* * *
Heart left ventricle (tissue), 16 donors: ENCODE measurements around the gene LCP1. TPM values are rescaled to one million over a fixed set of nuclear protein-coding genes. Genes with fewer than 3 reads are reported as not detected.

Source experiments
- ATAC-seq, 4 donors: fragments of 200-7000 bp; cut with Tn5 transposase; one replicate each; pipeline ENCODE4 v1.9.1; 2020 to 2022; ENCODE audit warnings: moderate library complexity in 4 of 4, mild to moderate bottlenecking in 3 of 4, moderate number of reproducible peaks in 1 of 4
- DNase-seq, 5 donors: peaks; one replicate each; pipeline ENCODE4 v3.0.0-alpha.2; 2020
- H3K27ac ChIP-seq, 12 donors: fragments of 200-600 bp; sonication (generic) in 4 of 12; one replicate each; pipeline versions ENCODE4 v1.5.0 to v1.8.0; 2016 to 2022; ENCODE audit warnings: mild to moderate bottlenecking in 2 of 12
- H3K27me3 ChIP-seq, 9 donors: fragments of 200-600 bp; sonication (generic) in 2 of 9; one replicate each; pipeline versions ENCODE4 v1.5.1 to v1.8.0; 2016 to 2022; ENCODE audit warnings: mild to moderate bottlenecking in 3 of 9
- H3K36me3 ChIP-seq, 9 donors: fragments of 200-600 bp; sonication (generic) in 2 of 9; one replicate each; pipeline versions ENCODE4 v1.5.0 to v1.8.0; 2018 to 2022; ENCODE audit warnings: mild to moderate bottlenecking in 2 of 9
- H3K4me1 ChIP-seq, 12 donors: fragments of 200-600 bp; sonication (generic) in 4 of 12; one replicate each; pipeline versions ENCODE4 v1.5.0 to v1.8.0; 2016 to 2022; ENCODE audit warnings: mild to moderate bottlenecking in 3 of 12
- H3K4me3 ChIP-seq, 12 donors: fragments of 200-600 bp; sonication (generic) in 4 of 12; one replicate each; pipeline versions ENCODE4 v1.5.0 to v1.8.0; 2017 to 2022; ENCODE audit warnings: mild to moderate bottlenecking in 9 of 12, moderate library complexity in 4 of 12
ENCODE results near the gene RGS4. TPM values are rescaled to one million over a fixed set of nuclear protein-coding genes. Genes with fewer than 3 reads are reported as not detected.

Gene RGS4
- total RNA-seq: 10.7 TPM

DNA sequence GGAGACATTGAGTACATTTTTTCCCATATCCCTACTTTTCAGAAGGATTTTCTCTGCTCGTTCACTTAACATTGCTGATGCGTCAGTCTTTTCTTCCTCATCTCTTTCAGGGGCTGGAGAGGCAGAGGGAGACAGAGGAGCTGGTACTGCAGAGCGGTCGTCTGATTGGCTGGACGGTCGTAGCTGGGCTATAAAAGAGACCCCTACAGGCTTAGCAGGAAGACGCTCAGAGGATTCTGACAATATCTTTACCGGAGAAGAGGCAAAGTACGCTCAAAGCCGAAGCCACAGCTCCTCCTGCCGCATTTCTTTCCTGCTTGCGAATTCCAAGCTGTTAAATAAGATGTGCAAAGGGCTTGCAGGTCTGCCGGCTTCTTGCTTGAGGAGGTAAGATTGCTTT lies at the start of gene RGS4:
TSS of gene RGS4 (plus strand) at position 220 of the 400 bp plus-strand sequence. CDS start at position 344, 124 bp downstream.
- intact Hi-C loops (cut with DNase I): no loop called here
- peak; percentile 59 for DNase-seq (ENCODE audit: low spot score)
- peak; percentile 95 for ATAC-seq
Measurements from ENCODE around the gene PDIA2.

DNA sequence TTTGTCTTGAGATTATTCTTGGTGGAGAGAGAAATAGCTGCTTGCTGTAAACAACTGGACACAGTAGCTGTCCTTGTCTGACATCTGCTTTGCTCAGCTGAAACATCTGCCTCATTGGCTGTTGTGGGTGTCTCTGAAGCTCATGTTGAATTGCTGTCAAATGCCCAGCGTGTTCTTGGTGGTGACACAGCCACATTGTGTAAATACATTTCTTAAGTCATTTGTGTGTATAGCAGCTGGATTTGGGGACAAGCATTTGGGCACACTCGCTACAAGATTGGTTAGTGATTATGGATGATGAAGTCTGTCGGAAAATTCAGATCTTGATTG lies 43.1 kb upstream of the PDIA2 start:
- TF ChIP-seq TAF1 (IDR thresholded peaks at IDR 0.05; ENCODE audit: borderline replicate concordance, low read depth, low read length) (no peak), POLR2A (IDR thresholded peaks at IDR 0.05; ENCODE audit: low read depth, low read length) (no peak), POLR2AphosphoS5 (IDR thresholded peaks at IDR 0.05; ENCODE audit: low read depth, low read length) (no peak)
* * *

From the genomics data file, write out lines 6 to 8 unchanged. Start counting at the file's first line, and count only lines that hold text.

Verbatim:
- H3K27me3 ChIP-seq, 9 donors: fragments of 200-600 bp; sonication (generic) in 2 of 9; one replicate each; pipeline versions ENCODE4 v1.5.1 to v1.8.0; 2016 to 2022; ENCODE audit warnings: mild to moderate bottlenecking in 3 of 9
- H3K36me3 ChIP-seq, 9 donors: fragments of 200-600 bp; sonication (generic) in 2 of 9; one replicate each; pipeline versions ENCODE4 v1.5.0 to v1.8.0; 2018 to 2022; ENCODE audit warnings: mild to moderate bottlenecking in 2 of 9
- H3K4me1 ChIP-seq, 12 donors: fragments of 200-600 bp; sonication (generic) in 4 of 12; one replicate each; pipeline versions ENCODE4 v1.5.0 to v1.8.0; 2016 to 2022; ENCODE audit warnings: mild to moderate bottlenecking in 3 of 12